You can make a case that if Kris Humphries had gotten Andrea Bargnani’s minutes this series would’ve been longer. At least Humphries plays hard, grabs rebounds and can hit a mid-range jumper. Bargnani did nothing, he was about as useless as tits on a nun. With the rebounding differential as bad as it’s been you’d think we’d do what we can to rectify that problem but Sam Mitchell chose to play ‘small ball’ and opted to get out-rebounded in exchange for I don’t even know what. Asking Chris Bosh to defend Dwight Howard over a series might be one of the most ridiculous things Mitchell will ever do. It would’ve been better to waste Primoz Brezec’s 6 fouls before we asked our primary offensive weapon to also guard their best player.

Finally we get to Sam Mitchell who practically handed the Magic a 2-0 series lead by putting out a starting lineup that had NEVER played together and asked the struggling Bargnani to play a position he had NEVER played in his life. A stupider move has never been made and will never be made in the NBA playoffs. Mitchell was unable to tweak the Raptors offense to account for Lewis’ defense on Bosh and wasn’t able to counter the pressure the Magic applied on our point guards. On defense he wasn’t able to devise a plan for Dwight Howard who ate us alive and couldn’t get a lineup out that could neutralize the weakness we were having at the point of attack which resulted in those deadly Magic threes. The Raptors played Game 1 the same way they played Game 5. There wasn’t a thing we did differently. Contrast this to the Magic who made various adjustments, from pressuring Raptor PGs to hard-doubles on Bosh, from fixing their Game 3 pick ‘n roll issues to switching in Game 4, establishing Howard in the post, focusing on Lewis/Hedo driving, PG penetration etc. Whenever they had a problem, they fixed it. The Raptors never bothered, they just hoped the Magic would miss.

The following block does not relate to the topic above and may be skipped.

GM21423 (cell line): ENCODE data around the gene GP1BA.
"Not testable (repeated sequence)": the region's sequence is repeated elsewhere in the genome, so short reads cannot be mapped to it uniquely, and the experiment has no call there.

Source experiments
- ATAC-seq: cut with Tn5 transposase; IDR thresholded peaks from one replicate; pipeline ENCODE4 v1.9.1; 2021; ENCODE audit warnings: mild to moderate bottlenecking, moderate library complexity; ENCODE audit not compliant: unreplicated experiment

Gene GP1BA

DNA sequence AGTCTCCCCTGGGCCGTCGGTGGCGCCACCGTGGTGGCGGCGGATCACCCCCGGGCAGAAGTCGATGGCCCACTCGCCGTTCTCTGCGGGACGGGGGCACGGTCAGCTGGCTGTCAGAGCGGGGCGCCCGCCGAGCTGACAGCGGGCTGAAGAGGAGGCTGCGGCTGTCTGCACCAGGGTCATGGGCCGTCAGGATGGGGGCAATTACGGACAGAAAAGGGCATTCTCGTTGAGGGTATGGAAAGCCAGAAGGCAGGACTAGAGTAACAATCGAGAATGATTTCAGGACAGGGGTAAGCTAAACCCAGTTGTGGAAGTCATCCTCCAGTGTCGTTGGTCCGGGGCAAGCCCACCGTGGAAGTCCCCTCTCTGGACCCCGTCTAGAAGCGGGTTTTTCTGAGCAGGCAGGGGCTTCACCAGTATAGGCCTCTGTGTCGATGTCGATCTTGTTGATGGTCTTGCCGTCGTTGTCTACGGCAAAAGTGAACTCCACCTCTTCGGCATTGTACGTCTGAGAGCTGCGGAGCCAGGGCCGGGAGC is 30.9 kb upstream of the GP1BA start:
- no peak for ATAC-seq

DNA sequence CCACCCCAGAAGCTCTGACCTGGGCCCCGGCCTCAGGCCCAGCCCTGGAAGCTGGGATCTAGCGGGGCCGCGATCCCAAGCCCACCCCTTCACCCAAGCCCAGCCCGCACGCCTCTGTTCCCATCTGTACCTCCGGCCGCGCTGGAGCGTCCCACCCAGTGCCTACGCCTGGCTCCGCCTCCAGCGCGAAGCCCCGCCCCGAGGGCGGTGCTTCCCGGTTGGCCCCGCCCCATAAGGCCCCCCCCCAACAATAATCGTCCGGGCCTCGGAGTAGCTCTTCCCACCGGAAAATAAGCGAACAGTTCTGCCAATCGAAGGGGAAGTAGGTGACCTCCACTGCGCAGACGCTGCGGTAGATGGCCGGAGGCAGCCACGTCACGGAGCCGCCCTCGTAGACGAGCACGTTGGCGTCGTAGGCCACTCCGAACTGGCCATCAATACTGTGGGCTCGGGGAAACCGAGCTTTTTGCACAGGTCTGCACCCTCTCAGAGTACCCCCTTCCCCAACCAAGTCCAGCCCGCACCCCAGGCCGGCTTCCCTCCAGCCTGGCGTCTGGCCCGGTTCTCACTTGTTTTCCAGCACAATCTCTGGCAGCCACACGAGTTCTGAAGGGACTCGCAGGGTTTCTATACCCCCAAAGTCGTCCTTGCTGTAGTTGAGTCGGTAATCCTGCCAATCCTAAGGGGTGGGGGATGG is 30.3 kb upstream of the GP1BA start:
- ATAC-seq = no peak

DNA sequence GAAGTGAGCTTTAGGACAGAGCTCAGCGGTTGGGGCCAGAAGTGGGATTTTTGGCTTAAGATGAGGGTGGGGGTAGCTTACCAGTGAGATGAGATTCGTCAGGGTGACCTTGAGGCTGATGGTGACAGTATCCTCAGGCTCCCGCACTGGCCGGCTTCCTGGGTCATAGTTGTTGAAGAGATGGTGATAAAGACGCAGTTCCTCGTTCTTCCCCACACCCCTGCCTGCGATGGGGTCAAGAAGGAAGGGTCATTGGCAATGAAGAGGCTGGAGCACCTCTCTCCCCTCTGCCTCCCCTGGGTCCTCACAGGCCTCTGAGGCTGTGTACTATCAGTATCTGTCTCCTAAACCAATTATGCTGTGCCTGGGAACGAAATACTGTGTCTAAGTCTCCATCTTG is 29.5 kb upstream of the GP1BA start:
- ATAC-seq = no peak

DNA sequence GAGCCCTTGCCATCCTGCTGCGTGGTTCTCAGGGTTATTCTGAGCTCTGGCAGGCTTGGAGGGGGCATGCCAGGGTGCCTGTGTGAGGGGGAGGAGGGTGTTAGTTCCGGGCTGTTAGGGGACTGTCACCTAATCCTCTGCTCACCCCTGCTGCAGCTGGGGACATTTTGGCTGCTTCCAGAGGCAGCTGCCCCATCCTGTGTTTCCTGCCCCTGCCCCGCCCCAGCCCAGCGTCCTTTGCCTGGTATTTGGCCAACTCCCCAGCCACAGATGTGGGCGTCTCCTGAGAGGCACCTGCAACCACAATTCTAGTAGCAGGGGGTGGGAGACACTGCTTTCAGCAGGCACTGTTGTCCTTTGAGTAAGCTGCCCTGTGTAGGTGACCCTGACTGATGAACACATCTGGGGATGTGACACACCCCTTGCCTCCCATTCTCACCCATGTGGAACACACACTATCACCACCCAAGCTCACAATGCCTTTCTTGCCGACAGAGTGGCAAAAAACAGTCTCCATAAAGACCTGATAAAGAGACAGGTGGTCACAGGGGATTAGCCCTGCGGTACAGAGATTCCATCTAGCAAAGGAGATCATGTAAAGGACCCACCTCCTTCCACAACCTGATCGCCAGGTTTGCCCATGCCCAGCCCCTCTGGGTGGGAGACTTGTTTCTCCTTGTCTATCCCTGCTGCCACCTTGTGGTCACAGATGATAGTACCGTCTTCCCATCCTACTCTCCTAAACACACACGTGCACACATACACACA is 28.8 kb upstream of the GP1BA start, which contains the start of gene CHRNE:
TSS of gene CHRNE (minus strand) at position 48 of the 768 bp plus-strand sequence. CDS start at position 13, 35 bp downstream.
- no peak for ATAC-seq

There was one play tonight which showed just how unprepared and thoughtless the Raptors defense is. In the third quarter Carlos Delfino doubled Dwight Howard 12ft from the rim only to leave his man Keith Bogans wide open. Howard made an easy pass to Bogans for a three. That play told me that the Raptors have zero idea on how to double team and when to double team – a problem that was obvious in Game 1. What is the need to double team Howard that far out? Absolutely none. It’s sad to see that the Raptors still hadn’t grasped this simple concept this late in the series.

When you suffer a series loss such as this you have to question and evaluate a few things and on the top of the list is Chris Bosh. His late fourth quarter disappearing acts became the norm in the series. A lot of the problems with our clutch offense has to do with dumping the ball to Bosh and 4 guys watching him operate against Howard who forces him to take a low-percentage shot which has zero chance of being rebounded. Even so, its ultimately Bosh’s responsibility to be aggressive and not settle for mid-range jumpers, fadeaways and other such nonsense. The incentive to draw fouls on Howard should be more than enough for Bosh to immediately take Howard to the rim instead of dancing around and stepping back for 16 footers. I’m tired of Chuck and Leo continuing to praise Bosh’s mid-range game which is mediocre at best and far from being reliable. What I’m trying to get at is Bosh was passive in the late fourth quarter and failed to deliver in the clutch. I appreciate his defensive effort but it needed to be said.